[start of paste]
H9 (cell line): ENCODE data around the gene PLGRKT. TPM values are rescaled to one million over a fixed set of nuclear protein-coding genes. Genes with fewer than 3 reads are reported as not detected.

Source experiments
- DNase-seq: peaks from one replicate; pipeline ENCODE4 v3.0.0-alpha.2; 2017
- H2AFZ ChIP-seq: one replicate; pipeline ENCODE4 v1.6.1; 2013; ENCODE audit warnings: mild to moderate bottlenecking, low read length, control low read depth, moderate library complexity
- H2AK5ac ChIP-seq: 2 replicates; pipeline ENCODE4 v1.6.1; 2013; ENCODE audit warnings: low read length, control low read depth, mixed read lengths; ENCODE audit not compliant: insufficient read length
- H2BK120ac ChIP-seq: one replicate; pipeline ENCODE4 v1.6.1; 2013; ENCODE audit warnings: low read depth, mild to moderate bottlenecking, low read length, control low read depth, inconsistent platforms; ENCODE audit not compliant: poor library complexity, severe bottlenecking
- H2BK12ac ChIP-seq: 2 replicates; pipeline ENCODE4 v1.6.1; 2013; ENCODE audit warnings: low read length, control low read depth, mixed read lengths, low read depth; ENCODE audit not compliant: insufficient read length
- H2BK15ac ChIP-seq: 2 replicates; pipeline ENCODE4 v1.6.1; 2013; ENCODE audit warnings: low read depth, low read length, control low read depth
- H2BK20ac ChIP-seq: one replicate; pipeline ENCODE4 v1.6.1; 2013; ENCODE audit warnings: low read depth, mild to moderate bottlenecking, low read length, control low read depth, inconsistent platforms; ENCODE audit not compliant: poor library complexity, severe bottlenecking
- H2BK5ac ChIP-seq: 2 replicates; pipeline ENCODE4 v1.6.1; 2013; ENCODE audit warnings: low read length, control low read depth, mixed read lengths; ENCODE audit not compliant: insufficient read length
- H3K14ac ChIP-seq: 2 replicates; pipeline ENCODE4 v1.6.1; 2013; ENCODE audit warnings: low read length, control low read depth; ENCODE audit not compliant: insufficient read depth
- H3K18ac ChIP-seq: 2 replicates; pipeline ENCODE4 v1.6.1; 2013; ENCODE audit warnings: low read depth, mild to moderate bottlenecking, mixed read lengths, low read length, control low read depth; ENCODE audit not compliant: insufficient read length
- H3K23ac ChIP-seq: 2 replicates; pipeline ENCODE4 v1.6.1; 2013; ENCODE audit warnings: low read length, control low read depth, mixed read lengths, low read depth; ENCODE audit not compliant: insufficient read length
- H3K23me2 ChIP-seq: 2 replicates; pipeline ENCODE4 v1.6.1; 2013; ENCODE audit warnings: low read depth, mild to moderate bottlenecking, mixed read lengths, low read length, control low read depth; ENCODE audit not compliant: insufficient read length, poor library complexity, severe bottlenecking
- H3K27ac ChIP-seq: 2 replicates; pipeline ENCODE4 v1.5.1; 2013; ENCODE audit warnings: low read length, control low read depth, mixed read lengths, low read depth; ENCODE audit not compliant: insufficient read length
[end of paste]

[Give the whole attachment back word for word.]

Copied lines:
H9 (cell line): ENCODE data around the gene PLGRKT. TPM values are rescaled to one million over a fixed set of nuclear protein-coding genes. Genes with fewer than 3 reads are reported as not detected.

Source experiments
- DNase-seq: peaks from one replicate; pipeline ENCODE4 v3.0.0-alpha.2; 2017
- H2AFZ ChIP-seq: one replicate; pipeline ENCODE4 v1.6.1; 2013; ENCODE audit warnings: mild to moderate bottlenecking, low read length, control low read depth, moderate library complexity
- H2AK5ac ChIP-seq: 2 replicates; pipeline ENCODE4 v1.6.1; 2013; ENCODE audit warnings: low read length, control low read depth, mixed read lengths; ENCODE audit not compliant: insufficient read length
- H2BK120ac ChIP-seq: one replicate; pipeline ENCODE4 v1.6.1; 2013; ENCODE audit warnings: low read depth, mild to moderate bottlenecking, low read length, control low read depth, inconsistent platforms; ENCODE audit not compliant: poor library complexity, severe bottlenecking
- H2BK12ac ChIP-seq: 2 replicates; pipeline ENCODE4 v1.6.1; 2013; ENCODE audit warnings: low read length, control low read depth, mixed read lengths, low read depth; ENCODE audit not compliant: insufficient read length
- H2BK15ac ChIP-seq: 2 replicates; pipeline ENCODE4 v1.6.1; 2013; ENCODE audit warnings: low read depth, low read length, control low read depth
- H2BK20ac ChIP-seq: one replicate; pipeline ENCODE4 v1.6.1; 2013; ENCODE audit warnings: low read depth, mild to moderate bottlenecking, low read length, control low read depth, inconsistent platforms; ENCODE audit not compliant: poor library complexity, severe bottlenecking
- H2BK5ac ChIP-seq: 2 replicates; pipeline ENCODE4 v1.6.1; 2013; ENCODE audit warnings: low read length, control low read depth, mixed read lengths; ENCODE audit not compliant: insufficient read length
- H3K14ac ChIP-seq: 2 replicates; pipeline ENCODE4 v1.6.1; 2013; ENCODE audit warnings: low read length, control low read depth; ENCODE audit not compliant: insufficient read depth
- H3K18ac ChIP-seq: 2 replicates; pipeline ENCODE4 v1.6.1; 2013; ENCODE audit warnings: low read depth, mild to moderate bottlenecking, mixed read lengths, low read length, control low read depth; ENCODE audit not compliant: insufficient read length
- H3K23ac ChIP-seq: 2 replicates; pipeline ENCODE4 v1.6.1; 2013; ENCODE audit warnings: low read length, control low read depth, mixed read lengths, low read depth; ENCODE audit not compliant: insufficient read length
- H3K23me2 ChIP-seq: 2 replicates; pipeline ENCODE4 v1.6.1; 2013; ENCODE audit warnings: low read depth, mild to moderate bottlenecking, mixed read lengths, low read length, control low read depth; ENCODE audit not compliant: insufficient read length, poor library complexity, severe bottlenecking
- H3K27ac ChIP-seq: 2 replicates; pipeline ENCODE4 v1.5.1; 2013; ENCODE audit warnings: low read length, control low read depth, mixed read lengths, low read depth; ENCODE audit not compliant: insufficient read length